May Jobs Report: What is it really telling us?

Last Friday, the Bureau of Labor Statistics (BLS) released its May monthly jobs report. Though nonfarm payroll employment increased by 175,000 in May, the unemployment rate slightly increased from 7.5% in April to 7.6% in May.[1] While an overall increase in employment is a good sign, the May jobs report shows little sign that the economy is gaining any momentum. Labor force participation, the total number of unemployed persons, and job growth all point to the fact that the economy is stagnant and is showing little sign of a quick turnaround.

Facts You Need to Know:

  • The unemployment rate increased slightly from 7.5% in April to 7.6% in May.[2] The number of unemployed persons increased from 11.65 million in April to 11.76 million in May.[3]
  • Long-term Unemployment (those unemployed for more than 27 weeks) remained stagnant from last month at approximately 4.4 million Americans.[4]
  • The Labor Force Participation Rate, which identifies the number of people who are active participants in the labor force (relative to the total population), remained nearly unchanged from April at 63.4%, an increase from 63.3% in April.[5] The Employment-Population Ratio, a metric which establishes the raw employment rate, remained unchanged from April at 58.6%.[6]
  • Average hourly earnings for all employees increased by 1 cent to $23.89. In the last year, average hourly earnings have increased by 46 cents (2.0 percent).[7]

Why Does a “Pro-Growth” Agenda Matter?

  • Labor force participation remains at its lowest levels since the late 1970s. Much of the decline in the unemployment rate from the end of the recession can be attributed to a decline in labor force participation. If Labor Force Participation remained unchanged from the recession, the unemployment rate would be 10.7% instead of 7.6%.[8] Weak labor force participation remains a significant barrier to long-term economic growth, as a smaller pool of workers available for employment limits potential business expansion in goods and services-oriented industries. Strong labor force participation as the result of economic growth would broaden the tax base and increase revenue organically.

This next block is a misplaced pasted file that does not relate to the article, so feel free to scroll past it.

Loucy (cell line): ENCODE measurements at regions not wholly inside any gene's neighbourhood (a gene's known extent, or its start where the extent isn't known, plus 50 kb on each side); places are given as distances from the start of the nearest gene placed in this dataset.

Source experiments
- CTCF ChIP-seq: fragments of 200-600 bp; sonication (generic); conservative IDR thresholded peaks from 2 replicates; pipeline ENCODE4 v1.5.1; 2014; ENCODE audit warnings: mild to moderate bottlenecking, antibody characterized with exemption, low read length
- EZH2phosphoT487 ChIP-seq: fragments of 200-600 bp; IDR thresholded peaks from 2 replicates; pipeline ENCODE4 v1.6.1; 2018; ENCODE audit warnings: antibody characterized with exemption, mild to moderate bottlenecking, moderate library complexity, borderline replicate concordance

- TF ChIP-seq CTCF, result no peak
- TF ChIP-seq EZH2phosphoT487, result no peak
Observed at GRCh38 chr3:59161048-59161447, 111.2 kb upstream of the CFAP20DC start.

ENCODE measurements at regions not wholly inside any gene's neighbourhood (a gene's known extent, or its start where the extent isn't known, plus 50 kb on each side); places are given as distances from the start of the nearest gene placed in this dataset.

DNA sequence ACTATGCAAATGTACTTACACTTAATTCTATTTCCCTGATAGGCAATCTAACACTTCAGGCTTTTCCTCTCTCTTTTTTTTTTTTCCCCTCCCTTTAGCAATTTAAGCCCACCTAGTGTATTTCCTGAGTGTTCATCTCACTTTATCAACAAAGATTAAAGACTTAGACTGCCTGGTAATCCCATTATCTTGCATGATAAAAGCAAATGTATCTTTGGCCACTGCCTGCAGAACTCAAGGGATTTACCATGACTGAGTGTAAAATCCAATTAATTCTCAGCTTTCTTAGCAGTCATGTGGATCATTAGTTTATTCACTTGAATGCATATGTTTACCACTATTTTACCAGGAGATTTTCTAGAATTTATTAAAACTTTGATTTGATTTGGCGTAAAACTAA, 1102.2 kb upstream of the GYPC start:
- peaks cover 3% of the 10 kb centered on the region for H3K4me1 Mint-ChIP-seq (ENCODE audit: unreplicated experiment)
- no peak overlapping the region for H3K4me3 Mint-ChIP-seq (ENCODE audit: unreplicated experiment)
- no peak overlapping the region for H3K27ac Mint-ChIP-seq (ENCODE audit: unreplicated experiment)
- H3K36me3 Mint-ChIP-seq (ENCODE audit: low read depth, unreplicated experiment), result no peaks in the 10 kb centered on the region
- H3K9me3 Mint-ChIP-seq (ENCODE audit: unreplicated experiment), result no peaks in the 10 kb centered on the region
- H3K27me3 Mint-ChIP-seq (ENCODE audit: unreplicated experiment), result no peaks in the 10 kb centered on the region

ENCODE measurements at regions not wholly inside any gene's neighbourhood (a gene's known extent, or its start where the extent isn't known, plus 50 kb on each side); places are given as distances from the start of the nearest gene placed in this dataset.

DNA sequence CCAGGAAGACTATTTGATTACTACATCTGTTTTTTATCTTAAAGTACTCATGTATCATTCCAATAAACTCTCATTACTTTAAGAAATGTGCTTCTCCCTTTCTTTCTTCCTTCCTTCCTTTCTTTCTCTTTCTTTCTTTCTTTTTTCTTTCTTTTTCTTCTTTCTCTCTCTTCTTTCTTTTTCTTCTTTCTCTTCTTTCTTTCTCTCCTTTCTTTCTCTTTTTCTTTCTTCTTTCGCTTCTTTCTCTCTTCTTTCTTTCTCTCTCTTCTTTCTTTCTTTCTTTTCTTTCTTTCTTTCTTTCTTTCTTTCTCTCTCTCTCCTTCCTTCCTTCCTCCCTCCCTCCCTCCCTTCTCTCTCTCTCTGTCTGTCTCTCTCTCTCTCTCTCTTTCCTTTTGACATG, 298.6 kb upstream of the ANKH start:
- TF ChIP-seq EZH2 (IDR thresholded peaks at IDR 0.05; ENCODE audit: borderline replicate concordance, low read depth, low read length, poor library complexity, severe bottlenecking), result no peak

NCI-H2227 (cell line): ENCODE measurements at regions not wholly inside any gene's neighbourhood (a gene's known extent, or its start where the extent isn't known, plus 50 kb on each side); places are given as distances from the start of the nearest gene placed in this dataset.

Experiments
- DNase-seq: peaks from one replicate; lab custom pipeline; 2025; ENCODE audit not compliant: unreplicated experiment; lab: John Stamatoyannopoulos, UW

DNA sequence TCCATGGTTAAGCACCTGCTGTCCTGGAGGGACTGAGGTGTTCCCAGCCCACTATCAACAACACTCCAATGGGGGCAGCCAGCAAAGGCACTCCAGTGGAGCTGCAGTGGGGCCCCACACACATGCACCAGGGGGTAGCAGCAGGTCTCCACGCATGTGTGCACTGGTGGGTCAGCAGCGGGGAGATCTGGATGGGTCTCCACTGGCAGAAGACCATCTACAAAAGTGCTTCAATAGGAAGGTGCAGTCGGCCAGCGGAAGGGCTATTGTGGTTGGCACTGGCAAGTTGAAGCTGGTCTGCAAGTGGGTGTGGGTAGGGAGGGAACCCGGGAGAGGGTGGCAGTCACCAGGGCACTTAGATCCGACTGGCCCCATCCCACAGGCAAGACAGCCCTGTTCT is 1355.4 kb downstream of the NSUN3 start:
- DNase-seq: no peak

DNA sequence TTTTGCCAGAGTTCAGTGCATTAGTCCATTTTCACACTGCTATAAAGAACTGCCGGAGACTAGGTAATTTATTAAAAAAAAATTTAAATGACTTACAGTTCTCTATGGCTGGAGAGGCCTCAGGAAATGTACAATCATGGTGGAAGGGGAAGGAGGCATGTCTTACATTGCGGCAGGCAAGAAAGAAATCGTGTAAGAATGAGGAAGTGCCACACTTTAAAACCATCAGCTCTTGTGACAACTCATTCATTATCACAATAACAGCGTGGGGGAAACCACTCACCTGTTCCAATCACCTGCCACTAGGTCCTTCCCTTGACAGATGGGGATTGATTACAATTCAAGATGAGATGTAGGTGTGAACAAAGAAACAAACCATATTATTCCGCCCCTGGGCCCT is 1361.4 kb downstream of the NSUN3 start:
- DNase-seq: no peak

• The Employment-Population Ratio is unchanged since last month, signaling once again that job growth is barely sufficient to keep up with population growth. In fact the Employment-Population Ratio has only increased by .1 percent since the end of the recession in 2009.[9] This further demonstrates that Americans are still not engaging the labor market to find wage-earning employment. Because a large pool of workers is necessary to facilitate economic growth in every industry, a stagnant Employment-Population Ratio should be concerning.
  • The number of long-term unemployed should also be of serious concern. The large number of people who have been unemployed for over six months are at risk of developing into a permanently unemployed class. The psychological and economic burden that the long-term unemployed face is the direct result of discouraging economic growth and a labor market that is insufficient in encouraging youth to enter the workforce. 
  • Average hourly earnings increased only slightly since April, and have only increased by 2.0% in the last year. Wage growth remains far less than pre-recession levels, and can be attributed to the slower-than-average growth rate experienced during the current recovery.[10]

 

[8] Source: Joint Economic Committee, supra note 2

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